Sometimes it’s difficult to find emails of reporters you’re trying to reach out to. We totally understand that it’s a problem! We face the same issues when we’re looking for contact information. There are services that help you find email addresses, but those are quite costly.
In our struggle we found some tips that could be useful for you as well:
A lot of journalists have began to put their emails in their Twitter descriptions. For example:
It’s becoming more and more common. Making it easy for them to get tips/stories from other Twitter users. To find their Twitter user a good Google query is:
- “First Name Last Name Publication Name Twitter”.
If they have a Twitter account, it is most likely to pop up at the top. In this case, I googled “Yaron Steinbuch New York Post Twitter” to find his Twitter account. Another option is to just search on the Twitter website.
Google their full name and publication domain name
There are a couple ways you could use Google to find emails of particular reporters. First, you can google this phrase:
- “First Name Last Name @publication.com”
An example: “Yaron Steinbuch @nypost.com”.
You should be able to easily scroll through the first page, and find their email. It could be in a press release they write, or in a blog post comment.
Another way would be the specifically check on their publication website if it is listed anywhere. For this you could try a couple formats:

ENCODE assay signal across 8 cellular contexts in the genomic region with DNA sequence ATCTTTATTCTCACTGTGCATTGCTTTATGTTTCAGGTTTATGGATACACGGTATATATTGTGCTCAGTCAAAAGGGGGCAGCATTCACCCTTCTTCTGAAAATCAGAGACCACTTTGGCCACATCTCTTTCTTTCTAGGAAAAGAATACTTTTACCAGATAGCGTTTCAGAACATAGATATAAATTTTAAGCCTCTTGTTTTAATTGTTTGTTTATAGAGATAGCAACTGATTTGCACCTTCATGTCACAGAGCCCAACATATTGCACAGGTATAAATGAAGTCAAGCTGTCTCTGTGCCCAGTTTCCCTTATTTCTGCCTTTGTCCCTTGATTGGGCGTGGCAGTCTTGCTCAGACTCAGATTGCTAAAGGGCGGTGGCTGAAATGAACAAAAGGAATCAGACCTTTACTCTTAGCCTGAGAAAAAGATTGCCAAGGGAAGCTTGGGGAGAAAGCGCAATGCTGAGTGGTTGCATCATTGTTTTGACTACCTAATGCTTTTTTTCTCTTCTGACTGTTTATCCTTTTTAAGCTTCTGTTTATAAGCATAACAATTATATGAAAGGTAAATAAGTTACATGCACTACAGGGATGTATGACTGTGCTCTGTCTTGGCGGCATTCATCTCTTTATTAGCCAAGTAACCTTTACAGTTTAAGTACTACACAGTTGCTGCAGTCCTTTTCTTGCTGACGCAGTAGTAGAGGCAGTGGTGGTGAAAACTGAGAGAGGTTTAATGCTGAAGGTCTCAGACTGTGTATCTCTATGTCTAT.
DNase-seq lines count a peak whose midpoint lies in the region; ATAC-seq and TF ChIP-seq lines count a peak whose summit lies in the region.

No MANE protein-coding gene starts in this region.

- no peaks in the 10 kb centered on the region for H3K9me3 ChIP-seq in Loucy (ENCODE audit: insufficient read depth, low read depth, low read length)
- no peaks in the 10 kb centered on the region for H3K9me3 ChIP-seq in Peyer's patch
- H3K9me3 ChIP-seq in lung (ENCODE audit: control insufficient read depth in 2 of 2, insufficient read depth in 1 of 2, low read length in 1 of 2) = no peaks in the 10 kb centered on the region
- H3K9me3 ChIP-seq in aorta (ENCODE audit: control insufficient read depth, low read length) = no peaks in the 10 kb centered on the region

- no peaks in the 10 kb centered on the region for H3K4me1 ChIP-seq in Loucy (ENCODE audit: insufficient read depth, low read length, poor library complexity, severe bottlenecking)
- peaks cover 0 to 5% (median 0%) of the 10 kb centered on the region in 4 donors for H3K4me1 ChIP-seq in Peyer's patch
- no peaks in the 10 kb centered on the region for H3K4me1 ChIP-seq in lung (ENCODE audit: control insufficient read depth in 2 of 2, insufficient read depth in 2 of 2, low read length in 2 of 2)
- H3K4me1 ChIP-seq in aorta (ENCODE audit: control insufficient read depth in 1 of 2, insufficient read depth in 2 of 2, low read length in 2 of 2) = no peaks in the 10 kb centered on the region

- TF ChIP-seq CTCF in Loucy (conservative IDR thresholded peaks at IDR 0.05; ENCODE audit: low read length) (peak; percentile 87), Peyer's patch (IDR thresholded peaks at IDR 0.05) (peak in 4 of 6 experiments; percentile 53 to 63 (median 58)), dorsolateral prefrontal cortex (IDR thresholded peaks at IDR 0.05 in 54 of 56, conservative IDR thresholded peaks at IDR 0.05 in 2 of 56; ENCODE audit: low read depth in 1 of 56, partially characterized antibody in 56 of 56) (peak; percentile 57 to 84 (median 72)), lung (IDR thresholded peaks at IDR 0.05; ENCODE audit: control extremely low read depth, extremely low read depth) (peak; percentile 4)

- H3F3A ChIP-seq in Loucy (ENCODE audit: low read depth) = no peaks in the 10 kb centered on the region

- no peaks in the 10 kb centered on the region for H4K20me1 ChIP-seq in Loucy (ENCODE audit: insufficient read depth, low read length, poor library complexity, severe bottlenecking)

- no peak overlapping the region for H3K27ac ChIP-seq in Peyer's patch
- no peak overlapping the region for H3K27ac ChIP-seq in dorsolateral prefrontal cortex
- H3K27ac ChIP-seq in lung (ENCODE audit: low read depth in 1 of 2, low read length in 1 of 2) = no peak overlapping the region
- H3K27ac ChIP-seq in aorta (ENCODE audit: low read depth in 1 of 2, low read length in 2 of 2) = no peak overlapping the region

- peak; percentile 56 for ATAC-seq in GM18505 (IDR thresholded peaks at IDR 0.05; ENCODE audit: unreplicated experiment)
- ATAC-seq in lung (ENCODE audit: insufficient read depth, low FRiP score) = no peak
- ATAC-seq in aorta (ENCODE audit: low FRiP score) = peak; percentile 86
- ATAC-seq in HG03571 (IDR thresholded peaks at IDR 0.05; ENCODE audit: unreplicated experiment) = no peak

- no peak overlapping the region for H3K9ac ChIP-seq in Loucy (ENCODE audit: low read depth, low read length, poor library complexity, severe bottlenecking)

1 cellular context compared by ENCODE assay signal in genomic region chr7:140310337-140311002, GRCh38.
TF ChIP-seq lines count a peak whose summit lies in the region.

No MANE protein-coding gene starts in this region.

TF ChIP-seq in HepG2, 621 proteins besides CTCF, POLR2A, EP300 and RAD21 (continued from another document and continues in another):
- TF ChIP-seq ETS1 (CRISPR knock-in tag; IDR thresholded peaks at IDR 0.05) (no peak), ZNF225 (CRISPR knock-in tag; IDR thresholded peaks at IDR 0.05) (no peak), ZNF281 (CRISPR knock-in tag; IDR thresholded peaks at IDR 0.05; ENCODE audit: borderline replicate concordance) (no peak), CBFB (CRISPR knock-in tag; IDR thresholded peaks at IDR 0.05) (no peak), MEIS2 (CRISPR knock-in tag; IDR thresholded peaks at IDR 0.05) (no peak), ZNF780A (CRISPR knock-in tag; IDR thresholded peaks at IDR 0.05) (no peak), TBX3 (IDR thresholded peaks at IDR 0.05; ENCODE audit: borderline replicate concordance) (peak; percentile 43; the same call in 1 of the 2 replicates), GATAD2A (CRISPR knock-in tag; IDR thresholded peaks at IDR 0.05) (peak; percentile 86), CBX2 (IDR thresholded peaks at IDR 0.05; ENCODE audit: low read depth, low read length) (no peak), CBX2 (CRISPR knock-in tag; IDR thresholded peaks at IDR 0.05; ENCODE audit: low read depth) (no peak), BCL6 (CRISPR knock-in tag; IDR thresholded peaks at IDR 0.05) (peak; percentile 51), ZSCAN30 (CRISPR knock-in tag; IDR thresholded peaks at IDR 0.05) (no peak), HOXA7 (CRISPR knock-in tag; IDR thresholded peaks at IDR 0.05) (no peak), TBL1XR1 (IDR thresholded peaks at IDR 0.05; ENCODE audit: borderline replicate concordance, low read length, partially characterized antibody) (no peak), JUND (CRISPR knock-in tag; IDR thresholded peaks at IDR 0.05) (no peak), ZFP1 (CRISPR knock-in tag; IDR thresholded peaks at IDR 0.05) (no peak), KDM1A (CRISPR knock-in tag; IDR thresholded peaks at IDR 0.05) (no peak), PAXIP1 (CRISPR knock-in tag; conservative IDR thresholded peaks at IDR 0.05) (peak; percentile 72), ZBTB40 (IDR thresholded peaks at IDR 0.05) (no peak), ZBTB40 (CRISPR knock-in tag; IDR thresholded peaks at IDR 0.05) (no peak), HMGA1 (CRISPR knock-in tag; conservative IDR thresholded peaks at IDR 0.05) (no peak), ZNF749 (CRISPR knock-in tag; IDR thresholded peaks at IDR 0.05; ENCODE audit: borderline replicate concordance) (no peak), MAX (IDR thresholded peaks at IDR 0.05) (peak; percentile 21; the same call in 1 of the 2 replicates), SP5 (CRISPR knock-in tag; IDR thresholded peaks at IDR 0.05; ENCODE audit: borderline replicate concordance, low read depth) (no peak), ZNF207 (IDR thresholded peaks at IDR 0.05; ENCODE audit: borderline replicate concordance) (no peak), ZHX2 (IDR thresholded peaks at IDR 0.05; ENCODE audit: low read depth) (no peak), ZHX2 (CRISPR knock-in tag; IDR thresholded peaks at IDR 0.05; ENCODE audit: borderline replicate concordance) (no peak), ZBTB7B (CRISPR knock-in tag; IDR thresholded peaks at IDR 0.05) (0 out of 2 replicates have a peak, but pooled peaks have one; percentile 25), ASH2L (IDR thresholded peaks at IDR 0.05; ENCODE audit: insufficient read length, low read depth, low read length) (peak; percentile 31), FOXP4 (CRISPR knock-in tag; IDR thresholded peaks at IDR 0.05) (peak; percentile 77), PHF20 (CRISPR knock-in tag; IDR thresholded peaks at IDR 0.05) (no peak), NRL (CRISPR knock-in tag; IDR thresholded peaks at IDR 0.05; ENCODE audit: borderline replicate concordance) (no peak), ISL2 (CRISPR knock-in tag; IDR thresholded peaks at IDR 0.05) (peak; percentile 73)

- “site:publicationname.com + firstname.lastname [at] publicationname.com”
- “site:publicationname.com + firstnamelastname [at] publicationname.com”
- “site:publicationname.com + firstname [at] publicationname.com”
- “site:publicationname.com + lastname [at] publicationname.com”
An example: “site:nypost.com + yaron.steinbuch [at] nypost.com”
In the examples above use “@” instead of “[at]“.
Find email format
If you have contacted anyone at their publication before, chance is that they use the same format. For example, a lot of journalists at New York Post have the format:
- “First Letter of First Name + Last Name @nypost.com.
An example: “[email protected]”.
Not every publication follows the same format (it’s harder to find a strict format at larger publications).
Once you have an email, you can validate it. There’s a service by Email Hippo that allows you to put an email in, and see if it is valid or not. This website helps you achieve that. Once you find their email on Google - just run it through this website & see if it is still active or not.
To make this whole process easier, we built our own tool that you could use for free! It takes the learnings we have above, and finds their email. You could use the tool for free on this website: Whose Email. It looks like this:
You’re able to put in the First Name, Last Name, and Domain Name of the publication and get an email out. It’ll go through all the email formats (more than we discussed above) and try and find the ones that are valid.
We’re going to be building lots of other free tools for you to use. If you enjoy using any of them, subscribe below!